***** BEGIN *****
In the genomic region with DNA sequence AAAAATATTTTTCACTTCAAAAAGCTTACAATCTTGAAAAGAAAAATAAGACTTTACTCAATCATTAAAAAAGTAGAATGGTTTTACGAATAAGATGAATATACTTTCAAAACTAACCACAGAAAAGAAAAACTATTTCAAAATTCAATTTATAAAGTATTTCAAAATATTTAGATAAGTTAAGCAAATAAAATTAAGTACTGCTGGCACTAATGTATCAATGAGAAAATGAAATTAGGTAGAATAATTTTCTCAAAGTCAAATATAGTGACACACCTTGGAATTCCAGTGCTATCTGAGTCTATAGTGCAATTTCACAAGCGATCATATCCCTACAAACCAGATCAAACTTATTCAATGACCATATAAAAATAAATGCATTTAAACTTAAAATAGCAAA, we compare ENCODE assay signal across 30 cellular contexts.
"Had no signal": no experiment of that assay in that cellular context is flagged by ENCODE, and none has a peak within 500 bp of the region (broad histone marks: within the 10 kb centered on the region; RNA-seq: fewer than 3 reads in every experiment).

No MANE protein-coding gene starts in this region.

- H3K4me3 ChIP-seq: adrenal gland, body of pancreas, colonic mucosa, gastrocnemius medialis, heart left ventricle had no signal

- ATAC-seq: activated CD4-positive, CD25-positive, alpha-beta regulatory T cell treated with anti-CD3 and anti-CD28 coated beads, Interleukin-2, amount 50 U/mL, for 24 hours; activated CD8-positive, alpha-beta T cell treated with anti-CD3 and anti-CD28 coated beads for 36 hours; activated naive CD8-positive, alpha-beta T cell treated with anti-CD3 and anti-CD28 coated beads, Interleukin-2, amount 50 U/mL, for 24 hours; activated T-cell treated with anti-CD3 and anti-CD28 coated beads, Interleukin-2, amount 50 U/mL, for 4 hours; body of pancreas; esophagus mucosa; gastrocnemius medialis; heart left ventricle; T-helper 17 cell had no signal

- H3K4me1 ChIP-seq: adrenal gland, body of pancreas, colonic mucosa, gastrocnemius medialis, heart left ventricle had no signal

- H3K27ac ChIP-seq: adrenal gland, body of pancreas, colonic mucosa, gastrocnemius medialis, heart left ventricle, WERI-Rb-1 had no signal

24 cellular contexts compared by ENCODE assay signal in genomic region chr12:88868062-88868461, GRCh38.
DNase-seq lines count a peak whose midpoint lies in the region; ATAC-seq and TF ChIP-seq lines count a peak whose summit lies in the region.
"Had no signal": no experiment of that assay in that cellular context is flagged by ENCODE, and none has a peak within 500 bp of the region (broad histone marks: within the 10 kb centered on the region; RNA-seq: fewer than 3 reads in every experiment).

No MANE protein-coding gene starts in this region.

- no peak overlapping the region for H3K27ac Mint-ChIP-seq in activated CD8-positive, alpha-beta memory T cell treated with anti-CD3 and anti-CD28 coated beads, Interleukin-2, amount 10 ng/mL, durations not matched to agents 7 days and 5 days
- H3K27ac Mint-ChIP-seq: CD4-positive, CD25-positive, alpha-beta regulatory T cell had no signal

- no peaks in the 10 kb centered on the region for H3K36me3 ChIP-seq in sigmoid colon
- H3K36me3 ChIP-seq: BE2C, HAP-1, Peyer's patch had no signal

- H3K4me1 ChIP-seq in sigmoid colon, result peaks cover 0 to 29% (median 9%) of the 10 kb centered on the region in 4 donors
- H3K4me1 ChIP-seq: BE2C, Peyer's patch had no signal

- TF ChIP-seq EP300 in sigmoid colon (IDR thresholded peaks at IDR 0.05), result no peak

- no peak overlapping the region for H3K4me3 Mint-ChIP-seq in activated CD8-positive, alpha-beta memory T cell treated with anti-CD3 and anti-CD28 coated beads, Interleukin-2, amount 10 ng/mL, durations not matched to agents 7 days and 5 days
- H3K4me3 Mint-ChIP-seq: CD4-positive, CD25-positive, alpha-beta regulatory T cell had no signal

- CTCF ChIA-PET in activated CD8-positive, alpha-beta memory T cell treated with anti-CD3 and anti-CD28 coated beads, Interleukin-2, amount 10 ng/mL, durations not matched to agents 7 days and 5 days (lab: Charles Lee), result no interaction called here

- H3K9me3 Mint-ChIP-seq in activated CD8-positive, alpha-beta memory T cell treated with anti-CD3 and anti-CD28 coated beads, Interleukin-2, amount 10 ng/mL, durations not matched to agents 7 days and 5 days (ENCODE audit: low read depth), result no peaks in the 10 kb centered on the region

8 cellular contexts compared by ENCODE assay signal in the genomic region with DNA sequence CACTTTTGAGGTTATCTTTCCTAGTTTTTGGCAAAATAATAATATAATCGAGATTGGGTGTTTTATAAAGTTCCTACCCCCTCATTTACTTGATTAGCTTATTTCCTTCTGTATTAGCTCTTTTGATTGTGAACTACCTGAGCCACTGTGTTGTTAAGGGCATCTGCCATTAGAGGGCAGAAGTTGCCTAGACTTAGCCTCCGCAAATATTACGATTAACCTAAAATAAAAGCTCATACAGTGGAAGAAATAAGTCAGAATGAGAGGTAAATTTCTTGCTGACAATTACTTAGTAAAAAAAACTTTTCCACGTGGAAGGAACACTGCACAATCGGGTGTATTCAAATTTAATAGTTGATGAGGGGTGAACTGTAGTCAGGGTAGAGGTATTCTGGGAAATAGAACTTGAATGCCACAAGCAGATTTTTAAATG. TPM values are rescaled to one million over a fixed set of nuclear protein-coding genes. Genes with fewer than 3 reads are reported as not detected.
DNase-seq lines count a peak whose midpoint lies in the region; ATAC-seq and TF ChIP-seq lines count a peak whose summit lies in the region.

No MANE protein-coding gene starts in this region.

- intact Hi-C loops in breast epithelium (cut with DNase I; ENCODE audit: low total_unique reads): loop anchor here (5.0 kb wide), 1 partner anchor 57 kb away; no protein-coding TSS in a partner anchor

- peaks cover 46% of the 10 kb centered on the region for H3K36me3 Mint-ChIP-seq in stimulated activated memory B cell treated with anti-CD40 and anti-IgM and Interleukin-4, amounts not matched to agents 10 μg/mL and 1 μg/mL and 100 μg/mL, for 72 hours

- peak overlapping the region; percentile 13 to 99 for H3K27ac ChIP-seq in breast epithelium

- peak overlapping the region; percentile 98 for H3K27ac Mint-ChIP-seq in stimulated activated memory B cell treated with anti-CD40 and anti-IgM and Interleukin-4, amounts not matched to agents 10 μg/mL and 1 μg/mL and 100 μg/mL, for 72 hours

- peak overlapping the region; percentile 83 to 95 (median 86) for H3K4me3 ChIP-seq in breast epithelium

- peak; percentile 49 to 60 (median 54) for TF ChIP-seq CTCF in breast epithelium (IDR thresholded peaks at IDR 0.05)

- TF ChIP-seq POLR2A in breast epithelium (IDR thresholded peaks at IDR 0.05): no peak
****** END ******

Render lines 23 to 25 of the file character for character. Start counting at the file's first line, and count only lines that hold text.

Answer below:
8 cellular contexts compared by ENCODE assay signal in the genomic region with DNA sequence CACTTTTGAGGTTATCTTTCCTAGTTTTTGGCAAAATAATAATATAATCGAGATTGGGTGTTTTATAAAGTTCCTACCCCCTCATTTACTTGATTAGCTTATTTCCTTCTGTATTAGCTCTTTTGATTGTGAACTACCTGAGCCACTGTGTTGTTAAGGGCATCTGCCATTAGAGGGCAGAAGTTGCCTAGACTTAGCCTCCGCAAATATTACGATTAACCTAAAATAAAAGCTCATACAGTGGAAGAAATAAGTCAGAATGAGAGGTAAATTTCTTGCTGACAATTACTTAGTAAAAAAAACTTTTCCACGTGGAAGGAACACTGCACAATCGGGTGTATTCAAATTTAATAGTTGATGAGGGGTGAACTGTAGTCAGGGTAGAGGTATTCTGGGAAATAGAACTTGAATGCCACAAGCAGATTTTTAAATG. TPM values are rescaled to one million over a fixed set of nuclear protein-coding genes. Genes with fewer than 3 reads are reported as not detected.
DNase-seq lines count a peak whose midpoint lies in the region; ATAC-seq and TF ChIP-seq lines count a peak whose summit lies in the region.

No MANE protein-coding gene starts in this region.